Today I’m venturing into the belly of the beast to start Christmas shopping. Though I generally enjoy going to the mall, the crowds this year have been a bit much. People honking in the parking lot because someone is waiting for a parking space. Long lines. Poor climate control. It’s been in the seventies here in Atlanta and the stores are either too cold or too hot. No happy medium. Nonetheless, I can put it off no longer. But before I go, I thought I’d share 5 last-minute gift ideas for the writer in your life.

  1. A covered coffee mug. My writing mentor, Rosemary Daniell, recently had the
    misfortune of spilling her coffee on her laptop, sending her into technology hell. She ended up having to buy a new computer and now is dealing with the new computer learning curve. Be a dear to your coffee drinking writer and get them a cup with a lid. Pop by Starbucks and check out their huge selection.
  2. A seat cushion and/or lumbar support cushion. Sitting for long periods of time at the computer can wreak havoc on your back. I often wonder if part of the problem with keeping my butt in the chair is that it makes my back hurt. Though I know
    my chair is heavier on design than comfort or support, there’s no denying that sitting too long does cause problems. The more comfortable the seat, the longer we’ll be willing to sit. They are available through Amazon or at Bed, Bath and Beyond.
  3. A subscription to his or her favorite literary journal or magazine.         As a writer it is helpful to know what types of stories, essays and poems are being published. And if he or she is trying to get published in a particular journal or magazine, it’s a good idea to be familiar with the publication’s aesthetic. There are a ton of wonderful journals to choose from. Of course, I think Minerva Rising Literary Journal is pretty special. But so is Ruminate, So To Speak, Mom Egg Review and so many more.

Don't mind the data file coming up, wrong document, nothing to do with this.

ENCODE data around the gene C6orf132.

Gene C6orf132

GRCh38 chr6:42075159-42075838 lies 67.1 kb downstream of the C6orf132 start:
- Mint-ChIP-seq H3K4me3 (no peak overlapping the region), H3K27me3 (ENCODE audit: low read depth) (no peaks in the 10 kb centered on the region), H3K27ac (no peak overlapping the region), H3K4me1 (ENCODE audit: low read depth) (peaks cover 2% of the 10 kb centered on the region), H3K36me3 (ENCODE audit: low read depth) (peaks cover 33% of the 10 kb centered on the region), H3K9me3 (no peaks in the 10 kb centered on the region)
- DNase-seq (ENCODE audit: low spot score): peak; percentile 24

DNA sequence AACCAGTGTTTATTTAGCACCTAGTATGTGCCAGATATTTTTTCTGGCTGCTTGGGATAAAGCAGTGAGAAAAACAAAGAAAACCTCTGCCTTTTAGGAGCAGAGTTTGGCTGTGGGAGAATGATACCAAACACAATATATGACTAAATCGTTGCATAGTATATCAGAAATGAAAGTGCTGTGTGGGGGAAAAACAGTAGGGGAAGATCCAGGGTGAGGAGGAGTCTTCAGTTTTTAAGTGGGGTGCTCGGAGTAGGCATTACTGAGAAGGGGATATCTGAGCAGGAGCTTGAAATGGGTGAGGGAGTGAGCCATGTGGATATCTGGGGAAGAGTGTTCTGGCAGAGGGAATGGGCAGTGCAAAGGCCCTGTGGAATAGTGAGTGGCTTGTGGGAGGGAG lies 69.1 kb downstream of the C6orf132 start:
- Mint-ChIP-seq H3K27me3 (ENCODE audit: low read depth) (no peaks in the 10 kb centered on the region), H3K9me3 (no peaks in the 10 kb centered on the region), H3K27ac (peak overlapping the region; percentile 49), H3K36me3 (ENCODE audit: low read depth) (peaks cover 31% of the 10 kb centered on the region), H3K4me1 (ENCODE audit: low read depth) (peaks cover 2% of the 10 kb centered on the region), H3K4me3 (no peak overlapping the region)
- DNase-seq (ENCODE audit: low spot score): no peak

4. A writer’s retreat or conference. Nothing boost creativity and productivity like time spent in the company of other writers. It helps the writer see his or her work with fresh eyes. It generates ideas and develops networks. You can choose from exotic locations like Tuscany or Paris. There are also many local conference and retreats. Poets and Writers has a data base that sorts by location, type of conference and price.
  5. A membership to a local museum. In The Artist Way, one of the basic tools for cultivating a creative life is regular artist date. According to Julia Cameron, “ An artist date is a block of time, perhaps two hours weekly, especially set aside and committed to nurturing your creative consciousness, you inner artist.” Having a membership at a museum allows the writer to make frequent trips and really spend time contemplating the exhibits. Some of my best work grows out of time spent in museums. 

I hope that helps. I’m off to the mall.

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